Democrats have lost significant power in DC. Over the past seven years, we’ve lost the House, Senate, and now the Presidency. We can’t blame the recent election on Russia or ‘fake news’. We liberals need to face the fact that we’ve been complacent. The Republican base built the tea party and used it to shift the party farther to the right. Any Conservative politician who may have disagreed with this more extreme viewpoint was forced to concede to their new base because they would have easily lost votes. The Tea Party overthrew the existing party and took over the House and Senate while they were at it. Besides the failed Occupy movement, the Democrats haven’t had anything to show for in terms of a populist liberal movement. Instead of reaching out to the lower class, Democrats paraded around celebrities as a way to garner support. Rather than proposing legislation with substance, they compromised with Wall Street on their policies.
This level of arrogance carried itself into Hillary’s campaign. Hillary barely campaigned in Pennsylvania, Michigan, or Wisconsin since those were primarily her so called “firewall” states. She lost each one on election night. She abandoned the working class and minority voters in a number of states while campaigning to court middle class Republican women. This brilliant train-wreck of a strategy was summed up perfectly by Chuck Schumer when he stated, “For every blue-collar Democrat we lose in western Pennsylvania, we will pick up two moderate Republicans in the suburbs in Philadelphia, and you can repeat that in Ohio and Illinois and Wisconsin.” They ran their campaign on numbers and not any real policy. As a result, the last branch of government that Democrats had any control over has now been handed over to Donald Trump.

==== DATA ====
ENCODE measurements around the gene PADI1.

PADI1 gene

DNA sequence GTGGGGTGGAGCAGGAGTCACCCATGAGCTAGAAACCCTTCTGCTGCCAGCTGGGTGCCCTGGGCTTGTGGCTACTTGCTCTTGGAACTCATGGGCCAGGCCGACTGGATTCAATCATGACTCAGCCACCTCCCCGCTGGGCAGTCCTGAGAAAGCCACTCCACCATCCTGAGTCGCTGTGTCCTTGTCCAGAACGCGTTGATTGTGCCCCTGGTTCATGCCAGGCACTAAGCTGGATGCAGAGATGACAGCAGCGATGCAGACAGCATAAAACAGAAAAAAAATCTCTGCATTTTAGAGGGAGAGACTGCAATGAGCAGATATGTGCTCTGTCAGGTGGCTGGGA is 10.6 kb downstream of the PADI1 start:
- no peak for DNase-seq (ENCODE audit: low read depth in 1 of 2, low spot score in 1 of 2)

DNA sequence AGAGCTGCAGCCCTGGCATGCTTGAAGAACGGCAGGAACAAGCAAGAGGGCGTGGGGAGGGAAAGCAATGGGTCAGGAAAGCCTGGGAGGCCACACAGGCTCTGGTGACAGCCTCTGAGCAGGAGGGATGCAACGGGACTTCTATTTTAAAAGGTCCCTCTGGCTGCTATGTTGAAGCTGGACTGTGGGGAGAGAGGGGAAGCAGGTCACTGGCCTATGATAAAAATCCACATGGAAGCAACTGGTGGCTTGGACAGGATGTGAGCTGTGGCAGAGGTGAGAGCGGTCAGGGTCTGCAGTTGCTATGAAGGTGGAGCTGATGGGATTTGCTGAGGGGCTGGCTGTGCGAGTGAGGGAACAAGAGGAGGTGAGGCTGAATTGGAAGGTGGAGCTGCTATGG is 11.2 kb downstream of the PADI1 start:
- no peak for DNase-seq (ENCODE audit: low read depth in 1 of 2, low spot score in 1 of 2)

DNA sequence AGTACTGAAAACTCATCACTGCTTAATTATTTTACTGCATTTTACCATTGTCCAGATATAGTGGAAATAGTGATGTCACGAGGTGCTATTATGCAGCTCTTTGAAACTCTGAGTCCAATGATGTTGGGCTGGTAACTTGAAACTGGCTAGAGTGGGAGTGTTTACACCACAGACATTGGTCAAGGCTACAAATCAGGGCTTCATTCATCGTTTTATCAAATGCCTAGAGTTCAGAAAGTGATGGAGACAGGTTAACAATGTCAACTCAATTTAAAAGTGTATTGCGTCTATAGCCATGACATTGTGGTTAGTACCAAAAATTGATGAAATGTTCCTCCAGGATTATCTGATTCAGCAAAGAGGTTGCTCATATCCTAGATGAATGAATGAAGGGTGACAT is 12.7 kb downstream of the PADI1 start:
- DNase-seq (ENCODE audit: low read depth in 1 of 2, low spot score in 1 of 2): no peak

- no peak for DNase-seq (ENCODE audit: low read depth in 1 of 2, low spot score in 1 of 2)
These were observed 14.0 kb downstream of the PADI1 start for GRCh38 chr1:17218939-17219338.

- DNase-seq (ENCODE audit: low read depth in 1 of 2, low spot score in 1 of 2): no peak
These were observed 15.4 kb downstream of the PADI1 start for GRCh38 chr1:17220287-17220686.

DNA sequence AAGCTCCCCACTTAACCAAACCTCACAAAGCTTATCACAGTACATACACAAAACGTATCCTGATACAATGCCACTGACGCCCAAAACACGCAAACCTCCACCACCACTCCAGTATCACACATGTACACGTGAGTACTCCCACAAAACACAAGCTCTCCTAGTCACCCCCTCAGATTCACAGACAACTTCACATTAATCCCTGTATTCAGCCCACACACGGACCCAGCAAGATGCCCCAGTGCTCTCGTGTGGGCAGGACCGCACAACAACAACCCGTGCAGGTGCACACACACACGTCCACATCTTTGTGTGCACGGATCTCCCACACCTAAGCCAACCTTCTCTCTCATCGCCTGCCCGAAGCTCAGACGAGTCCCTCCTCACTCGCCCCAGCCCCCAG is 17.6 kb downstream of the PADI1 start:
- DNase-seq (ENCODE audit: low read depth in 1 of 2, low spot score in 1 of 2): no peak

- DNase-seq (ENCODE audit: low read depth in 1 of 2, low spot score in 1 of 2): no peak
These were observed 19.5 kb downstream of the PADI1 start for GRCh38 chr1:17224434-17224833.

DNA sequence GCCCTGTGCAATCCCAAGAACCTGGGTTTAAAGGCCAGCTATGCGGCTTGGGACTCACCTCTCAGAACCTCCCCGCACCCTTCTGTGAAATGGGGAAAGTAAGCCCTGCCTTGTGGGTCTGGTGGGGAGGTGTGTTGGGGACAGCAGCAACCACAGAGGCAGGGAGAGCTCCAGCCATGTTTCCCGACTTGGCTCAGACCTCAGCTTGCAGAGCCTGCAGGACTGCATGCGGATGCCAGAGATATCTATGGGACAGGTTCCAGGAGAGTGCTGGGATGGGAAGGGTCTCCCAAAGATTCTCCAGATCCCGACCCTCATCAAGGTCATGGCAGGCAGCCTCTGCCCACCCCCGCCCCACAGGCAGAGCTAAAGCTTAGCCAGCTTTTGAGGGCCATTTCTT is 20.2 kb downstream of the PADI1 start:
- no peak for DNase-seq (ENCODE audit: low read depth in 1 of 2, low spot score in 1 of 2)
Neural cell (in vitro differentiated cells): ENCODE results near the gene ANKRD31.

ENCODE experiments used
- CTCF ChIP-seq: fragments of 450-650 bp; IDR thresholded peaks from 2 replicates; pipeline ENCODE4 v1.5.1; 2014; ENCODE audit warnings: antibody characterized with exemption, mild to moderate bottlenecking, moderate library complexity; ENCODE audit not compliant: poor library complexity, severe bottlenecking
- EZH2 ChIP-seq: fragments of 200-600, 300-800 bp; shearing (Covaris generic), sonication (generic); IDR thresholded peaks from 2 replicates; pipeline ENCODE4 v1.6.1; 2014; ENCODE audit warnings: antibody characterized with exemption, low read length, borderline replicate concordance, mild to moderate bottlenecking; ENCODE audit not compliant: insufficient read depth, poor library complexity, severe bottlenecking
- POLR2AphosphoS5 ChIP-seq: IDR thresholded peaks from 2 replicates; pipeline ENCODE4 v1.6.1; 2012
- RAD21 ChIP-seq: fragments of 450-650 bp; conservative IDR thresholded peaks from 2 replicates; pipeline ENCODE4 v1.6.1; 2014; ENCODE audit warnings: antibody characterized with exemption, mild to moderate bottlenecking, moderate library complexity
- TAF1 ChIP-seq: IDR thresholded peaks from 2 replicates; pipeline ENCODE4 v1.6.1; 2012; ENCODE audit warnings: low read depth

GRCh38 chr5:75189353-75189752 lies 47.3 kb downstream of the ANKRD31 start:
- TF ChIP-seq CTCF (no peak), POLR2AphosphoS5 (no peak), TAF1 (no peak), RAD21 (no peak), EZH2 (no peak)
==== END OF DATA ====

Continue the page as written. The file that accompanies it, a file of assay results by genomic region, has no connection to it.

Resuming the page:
And where are liberals now? I remember watching the country turn red during the midterm elections between 2012 and 2014 and disregarding any panic because we would always have the white house. I’d actually convinced myself that the toxic influx of far-right ideology would never cross itself into the executive branch. The most recent presidential election obviously snapped me out of this, but the rest of the party will do anything to avoid taking any sort of blame. I’ve watched Ellen Degeneres invite George W. Bush onto her TV show and the New York Times hire a far-right columnist to open themselves up to “alternative views”. This isn’t a resistance, it's the same meaningless bullshit that lost the left any tangible power in DC.
We should be organizing against our own party. Hillary Clinton should not be deified into some kind of populist leader, she was a standard big-money politician running in a populist election. If we continue our political discourse the same way we have been for the past 7 years, we will continue to lose more. Liberals need to take something from the Tea Party and organize against our own representatives. We need to have a vision, rather than just denounce the policies of our opponents and expect that to motivate people to actually vote. We need to remember that politicians need to be kept on a tight leash, and their actions need to be vehemently scrutinized by their base. By recognizing the toxicity within our own party and addressing it appropriately, perhaps we can minimize the length of time that we have to actually deal with this current administration.
Created: February 7, 2017
Michael Kenny lives in Southern CT and graduated from Sacred Heart University with a degree in Psychology. He identifies as a leftist because he likes healthcare and public education. He doesn't like poor people being told they don't deserve a good baseline quality of life.